SVG and Related Technologies

Revolutionary as SVG is, it is not alone in its class of web-based vector graphics applications. Microsoft's short-lived VML (Vector Markup Language) is another XML-based solution, and Flash is a very successful proprietary format with capabilities comparable to SVG. Although Flash has enormous support across the Web, SVG is the vector graphics format being touted by the W3C, which means that it stands a good chance of eventually becoming the web standard for vector graphics. Two other developments that assist SVG in becoming a more widely supported standard are SVG Tiny (SVGT) and SVG Basic (SVGB), which are aimed at bringing SVG support to devices with more limited processing, memory, and display capabilities, such as handheld computers and mobile phones.

Microsoft's Answer to Vector Graphics

Ever loyal to its longstanding tradition of "my way or the highway," Microsoft developed its own XML application for creating graphics: VML, or Vector Markup Language. Its main advantageat least, for existing Microsoft customerswas that it is well-integrated with Microsoft Office 2000 products. Hence, you could use the drawing tools in Word, Excel, or PowerPoint without having to leave your current workspace. Unfortunately for VML, it was never latched onto by users and ultimately gave way to SVG as the desire to have a standardized, open vector graphics format proved to be more appealing than a solution tied to Microsoft.

Macromedia Flash

Macromedia Flash provides a WYSIWYG environment for the creation and editing of vector graphics in the proprietary SWF format, with a sophisticated specialty in motion graphics. Web sites featuring Flash graphicsstunning but at times bandwidth hungryhave become quite popular and in many ways put the Web on par with television as a venue for complex and compelling animations. If nothing else, Flash has served as an excellent vehicle for delivering slick, interactive banner ads; like them or not, banner ads owe a great deal to Flash for their pizzazz. Although Flash covers the full range of SVG capabilities, its main focus is animation, and it might be considered overkill for simpler purposes. The other big distinction between Flash and SVG is that Flash relies on a proprietary binary file format, which means you can't just open up a Flash movie as a text file and view or modify it. It also means you can't generate Flash movies dynamically with script code as you can with SVG. Of course, SVG doesn't ship as a sophisticated development tool that allows you to put together complex animations with relative ease, which is Flash's forte.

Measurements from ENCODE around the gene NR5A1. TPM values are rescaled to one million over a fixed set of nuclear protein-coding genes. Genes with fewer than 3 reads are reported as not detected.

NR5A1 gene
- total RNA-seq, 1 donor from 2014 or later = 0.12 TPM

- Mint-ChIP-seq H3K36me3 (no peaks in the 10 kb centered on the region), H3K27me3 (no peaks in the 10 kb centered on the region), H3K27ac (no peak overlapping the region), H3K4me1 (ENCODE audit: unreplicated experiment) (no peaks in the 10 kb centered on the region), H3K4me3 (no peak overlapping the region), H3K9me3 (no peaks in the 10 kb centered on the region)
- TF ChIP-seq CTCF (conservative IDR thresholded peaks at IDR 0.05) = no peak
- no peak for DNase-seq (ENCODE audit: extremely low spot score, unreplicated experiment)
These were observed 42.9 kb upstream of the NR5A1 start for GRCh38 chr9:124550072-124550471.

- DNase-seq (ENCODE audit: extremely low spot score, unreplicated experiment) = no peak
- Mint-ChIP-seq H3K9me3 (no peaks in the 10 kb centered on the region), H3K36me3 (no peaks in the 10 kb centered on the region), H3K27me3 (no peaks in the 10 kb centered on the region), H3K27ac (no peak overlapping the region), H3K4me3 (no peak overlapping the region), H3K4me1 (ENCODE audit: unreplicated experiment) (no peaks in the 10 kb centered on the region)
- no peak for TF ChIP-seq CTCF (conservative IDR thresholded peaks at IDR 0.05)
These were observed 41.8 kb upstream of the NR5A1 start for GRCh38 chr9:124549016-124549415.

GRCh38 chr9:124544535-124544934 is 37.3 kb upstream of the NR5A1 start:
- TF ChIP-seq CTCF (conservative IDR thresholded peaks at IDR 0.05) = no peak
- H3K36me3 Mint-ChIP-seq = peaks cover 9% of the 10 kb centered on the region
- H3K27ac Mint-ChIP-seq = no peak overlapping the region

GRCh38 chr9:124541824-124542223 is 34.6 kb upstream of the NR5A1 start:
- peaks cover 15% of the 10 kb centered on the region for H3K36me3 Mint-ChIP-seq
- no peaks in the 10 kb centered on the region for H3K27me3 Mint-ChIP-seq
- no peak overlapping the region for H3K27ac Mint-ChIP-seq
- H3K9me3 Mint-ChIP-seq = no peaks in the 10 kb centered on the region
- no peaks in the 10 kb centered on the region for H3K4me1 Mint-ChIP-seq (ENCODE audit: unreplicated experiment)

It is technically possible, albeit not entirely straightforward, to convert a Flash animation in the SWF format to an SVG document. Check out Steve Probets' Flash to SVG Converter at the following web site to learn more about how this is done: http://www.eprg.org/~sgp/swf2svg.html.

SVG for Mobile Devices

Seeing as how mobile devices are increasingly becoming the focus of online development efforts, it really should come as no surprise that SVG has been repurposed for such devices. In fact, there are two different flavors of SVG available for mobile devices: SVGT and SVGB. SVGT (SVG Tiny) is a dramatically scaled down version of SVG that targets extremely constrained mobile devices such as mobile phones. SVGB (SVG Basic) isn't as limited as SVGT, and is designed to support more powerful mobile devices such as handheld computers and PDA (Personal Digital Assistants).

Macromedia offers a mobile version of its Flash technology that is called Flash Lite. Interestingly enough, Flash Lite supports SVGT.